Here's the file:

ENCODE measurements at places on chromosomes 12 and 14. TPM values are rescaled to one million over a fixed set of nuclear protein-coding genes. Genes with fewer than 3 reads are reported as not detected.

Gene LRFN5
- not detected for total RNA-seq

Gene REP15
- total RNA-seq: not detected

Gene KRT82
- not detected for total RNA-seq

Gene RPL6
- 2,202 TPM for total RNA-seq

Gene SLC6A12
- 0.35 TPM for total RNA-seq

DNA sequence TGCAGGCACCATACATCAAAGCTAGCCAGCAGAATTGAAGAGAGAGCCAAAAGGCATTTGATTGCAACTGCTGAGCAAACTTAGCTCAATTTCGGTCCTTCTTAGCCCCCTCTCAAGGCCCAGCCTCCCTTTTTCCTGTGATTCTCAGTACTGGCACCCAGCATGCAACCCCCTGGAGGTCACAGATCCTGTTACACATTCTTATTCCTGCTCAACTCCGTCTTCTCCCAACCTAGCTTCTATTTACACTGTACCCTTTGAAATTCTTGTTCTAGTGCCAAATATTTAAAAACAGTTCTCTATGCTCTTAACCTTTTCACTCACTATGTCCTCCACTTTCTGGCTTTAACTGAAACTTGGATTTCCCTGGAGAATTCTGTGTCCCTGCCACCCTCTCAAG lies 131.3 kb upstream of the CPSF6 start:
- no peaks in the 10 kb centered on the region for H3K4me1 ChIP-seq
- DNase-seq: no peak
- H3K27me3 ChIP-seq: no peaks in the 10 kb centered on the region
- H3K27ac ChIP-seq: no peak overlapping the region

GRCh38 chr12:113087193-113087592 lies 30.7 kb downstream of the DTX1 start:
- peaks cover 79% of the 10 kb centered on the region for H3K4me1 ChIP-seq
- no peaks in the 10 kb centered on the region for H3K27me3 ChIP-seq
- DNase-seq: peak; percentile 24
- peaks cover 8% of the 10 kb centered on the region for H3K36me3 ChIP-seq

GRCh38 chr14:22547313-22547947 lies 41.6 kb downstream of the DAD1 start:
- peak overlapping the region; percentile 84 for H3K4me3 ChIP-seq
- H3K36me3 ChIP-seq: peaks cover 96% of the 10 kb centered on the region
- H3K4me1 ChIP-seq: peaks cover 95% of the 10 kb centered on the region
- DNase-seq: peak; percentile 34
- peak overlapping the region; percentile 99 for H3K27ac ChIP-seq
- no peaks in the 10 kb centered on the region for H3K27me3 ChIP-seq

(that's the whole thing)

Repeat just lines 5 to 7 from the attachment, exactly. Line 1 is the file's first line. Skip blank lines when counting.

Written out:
- total RNA-seq: not detected

Gene KRT82
- not detected for total RNA-seq